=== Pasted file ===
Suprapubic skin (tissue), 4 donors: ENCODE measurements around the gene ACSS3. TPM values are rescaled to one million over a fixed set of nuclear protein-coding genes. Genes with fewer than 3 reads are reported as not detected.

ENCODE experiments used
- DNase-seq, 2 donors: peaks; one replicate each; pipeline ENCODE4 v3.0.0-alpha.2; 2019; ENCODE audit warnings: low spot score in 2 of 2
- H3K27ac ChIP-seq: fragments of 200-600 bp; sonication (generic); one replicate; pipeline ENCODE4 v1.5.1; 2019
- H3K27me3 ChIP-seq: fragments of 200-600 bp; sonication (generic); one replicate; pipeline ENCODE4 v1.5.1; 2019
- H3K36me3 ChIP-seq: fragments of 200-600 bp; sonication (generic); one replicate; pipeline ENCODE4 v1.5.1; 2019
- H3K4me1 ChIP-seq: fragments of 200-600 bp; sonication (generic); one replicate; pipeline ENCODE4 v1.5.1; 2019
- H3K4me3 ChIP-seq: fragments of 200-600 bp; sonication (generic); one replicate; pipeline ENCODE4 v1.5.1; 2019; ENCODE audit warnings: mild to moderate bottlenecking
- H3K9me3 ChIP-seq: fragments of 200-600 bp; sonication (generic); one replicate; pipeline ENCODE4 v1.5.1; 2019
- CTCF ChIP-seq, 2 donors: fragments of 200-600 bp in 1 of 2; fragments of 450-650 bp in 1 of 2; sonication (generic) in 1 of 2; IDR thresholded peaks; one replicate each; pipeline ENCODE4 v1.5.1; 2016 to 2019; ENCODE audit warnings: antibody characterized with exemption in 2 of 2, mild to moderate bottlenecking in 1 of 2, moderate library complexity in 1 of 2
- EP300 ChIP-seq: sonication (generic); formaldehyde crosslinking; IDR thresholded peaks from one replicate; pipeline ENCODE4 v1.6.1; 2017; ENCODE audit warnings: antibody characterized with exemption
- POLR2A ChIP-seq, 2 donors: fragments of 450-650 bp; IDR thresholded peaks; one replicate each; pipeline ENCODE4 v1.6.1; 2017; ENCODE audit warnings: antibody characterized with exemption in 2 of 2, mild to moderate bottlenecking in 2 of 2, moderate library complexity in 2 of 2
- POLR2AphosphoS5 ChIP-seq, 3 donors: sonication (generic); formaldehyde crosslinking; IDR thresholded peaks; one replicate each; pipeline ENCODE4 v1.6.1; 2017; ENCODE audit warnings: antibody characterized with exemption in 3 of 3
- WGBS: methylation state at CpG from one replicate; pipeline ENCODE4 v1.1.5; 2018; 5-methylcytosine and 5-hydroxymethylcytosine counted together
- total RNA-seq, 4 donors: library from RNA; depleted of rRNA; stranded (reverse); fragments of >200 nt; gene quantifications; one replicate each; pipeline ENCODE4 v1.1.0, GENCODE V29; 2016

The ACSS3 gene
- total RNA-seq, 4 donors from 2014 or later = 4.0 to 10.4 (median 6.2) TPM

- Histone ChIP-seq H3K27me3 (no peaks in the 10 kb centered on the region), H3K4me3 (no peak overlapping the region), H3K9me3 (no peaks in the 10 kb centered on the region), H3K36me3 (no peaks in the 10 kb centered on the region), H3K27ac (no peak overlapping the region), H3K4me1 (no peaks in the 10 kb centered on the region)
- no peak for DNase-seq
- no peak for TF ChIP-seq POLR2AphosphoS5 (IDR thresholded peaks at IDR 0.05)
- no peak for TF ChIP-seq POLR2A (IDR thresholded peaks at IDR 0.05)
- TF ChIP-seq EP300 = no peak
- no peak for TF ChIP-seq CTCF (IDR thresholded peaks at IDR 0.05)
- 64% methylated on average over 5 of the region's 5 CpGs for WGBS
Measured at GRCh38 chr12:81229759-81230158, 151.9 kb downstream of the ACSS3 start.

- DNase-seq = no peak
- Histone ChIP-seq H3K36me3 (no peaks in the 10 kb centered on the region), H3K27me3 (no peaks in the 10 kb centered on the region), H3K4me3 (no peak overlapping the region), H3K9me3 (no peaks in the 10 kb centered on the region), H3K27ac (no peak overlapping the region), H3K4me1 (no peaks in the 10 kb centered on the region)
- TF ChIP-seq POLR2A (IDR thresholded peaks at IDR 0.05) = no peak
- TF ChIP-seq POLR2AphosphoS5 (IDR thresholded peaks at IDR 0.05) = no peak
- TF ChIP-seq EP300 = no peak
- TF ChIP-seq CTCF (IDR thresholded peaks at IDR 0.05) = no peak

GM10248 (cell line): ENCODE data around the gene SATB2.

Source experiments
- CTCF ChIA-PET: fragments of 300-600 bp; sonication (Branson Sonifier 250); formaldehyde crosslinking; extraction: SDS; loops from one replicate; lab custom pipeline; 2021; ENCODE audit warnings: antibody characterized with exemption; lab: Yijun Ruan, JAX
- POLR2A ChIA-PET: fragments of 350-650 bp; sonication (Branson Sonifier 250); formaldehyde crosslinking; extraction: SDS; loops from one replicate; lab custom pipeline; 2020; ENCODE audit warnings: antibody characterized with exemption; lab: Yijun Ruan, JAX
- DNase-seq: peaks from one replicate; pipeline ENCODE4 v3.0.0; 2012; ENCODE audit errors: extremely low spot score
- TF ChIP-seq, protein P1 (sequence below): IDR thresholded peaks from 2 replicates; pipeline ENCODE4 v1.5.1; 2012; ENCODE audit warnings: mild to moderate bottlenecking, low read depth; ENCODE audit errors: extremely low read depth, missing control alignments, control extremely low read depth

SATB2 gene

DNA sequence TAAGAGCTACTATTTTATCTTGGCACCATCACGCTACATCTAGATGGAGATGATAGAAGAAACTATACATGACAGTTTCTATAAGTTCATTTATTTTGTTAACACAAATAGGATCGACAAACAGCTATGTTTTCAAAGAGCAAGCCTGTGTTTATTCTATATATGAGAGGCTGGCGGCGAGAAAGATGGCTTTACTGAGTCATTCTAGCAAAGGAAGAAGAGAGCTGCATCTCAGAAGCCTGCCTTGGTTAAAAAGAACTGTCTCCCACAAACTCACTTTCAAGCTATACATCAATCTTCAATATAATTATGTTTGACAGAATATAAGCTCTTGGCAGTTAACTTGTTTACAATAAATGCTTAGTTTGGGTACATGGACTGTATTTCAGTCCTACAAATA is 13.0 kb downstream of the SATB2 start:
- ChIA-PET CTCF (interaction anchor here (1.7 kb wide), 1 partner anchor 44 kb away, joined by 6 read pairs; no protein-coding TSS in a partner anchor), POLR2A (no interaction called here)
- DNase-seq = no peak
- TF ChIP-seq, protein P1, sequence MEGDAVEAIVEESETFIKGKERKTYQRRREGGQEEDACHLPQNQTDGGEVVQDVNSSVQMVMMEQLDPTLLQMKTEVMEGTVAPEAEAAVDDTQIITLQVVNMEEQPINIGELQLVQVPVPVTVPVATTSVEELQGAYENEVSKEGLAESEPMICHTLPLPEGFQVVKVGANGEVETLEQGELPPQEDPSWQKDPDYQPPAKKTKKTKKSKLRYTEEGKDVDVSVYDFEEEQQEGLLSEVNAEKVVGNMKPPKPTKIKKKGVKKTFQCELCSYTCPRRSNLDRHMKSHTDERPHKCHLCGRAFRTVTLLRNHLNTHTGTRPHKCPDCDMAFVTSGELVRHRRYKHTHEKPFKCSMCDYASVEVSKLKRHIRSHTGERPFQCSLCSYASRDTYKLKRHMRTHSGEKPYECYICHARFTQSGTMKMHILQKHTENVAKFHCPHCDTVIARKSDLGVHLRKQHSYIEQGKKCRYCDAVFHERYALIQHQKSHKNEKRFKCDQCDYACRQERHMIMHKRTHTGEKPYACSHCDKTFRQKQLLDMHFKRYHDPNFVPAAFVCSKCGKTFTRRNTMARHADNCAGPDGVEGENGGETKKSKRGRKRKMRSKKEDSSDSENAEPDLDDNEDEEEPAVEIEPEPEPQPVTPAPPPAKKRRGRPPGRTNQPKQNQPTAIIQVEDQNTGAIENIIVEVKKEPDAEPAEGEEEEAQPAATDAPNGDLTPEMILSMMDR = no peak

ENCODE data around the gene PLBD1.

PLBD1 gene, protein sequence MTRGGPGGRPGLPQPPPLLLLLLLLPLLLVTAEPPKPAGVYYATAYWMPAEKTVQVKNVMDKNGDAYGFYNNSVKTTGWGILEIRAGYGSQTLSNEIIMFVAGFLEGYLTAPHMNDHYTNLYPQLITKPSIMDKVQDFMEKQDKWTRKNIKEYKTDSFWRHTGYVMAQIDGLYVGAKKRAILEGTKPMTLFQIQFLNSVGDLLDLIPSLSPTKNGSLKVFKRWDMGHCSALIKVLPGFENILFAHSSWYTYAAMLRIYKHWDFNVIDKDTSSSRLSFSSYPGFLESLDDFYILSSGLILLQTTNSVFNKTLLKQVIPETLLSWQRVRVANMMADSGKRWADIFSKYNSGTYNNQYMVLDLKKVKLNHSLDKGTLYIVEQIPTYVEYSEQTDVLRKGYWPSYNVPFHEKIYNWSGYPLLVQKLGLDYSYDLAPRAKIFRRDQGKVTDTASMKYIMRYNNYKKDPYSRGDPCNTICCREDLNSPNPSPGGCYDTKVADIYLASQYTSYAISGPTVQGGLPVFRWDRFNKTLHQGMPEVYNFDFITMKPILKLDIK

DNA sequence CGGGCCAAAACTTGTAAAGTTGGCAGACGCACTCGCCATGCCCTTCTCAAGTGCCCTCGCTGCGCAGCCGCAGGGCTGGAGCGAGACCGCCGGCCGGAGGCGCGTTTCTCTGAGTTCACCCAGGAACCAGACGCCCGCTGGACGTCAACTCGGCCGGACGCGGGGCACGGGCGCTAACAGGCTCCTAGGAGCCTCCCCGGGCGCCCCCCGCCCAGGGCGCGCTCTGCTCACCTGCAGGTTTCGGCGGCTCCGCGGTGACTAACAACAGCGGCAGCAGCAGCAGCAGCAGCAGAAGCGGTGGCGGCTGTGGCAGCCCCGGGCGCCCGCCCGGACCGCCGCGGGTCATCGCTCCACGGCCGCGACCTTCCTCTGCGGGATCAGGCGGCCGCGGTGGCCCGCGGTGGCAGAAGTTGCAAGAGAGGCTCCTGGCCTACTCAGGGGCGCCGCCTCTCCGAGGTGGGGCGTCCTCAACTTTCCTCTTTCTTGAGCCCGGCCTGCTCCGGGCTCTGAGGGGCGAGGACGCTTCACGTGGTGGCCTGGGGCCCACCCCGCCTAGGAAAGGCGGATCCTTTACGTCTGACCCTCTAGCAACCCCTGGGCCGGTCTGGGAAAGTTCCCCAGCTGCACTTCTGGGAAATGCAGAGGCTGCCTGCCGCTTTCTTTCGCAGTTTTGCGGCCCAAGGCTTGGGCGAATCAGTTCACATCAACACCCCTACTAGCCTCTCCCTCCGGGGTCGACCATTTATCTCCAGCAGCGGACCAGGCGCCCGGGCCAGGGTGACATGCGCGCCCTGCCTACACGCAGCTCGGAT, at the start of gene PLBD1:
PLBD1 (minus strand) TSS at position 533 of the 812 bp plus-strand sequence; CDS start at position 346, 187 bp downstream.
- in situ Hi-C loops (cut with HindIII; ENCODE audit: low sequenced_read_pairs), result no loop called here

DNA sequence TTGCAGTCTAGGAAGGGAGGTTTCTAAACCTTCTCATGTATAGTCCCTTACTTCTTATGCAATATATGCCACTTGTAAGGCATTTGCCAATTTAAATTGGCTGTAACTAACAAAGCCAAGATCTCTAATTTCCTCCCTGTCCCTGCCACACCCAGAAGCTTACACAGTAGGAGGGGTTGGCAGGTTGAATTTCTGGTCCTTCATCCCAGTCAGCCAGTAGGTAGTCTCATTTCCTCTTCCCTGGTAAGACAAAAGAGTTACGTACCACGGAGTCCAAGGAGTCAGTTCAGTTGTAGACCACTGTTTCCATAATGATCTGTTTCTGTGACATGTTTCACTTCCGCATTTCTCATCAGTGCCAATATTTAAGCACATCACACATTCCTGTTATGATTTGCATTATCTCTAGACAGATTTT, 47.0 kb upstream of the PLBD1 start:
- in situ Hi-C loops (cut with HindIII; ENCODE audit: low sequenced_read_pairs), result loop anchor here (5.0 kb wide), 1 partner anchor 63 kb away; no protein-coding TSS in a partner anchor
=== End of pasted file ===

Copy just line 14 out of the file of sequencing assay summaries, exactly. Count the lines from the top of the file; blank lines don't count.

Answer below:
- WGBS: methylation state at CpG from one replicate; pipeline ENCODE4 v1.1.5; 2018; 5-methylcytosine and 5-hydroxymethylcytosine counted together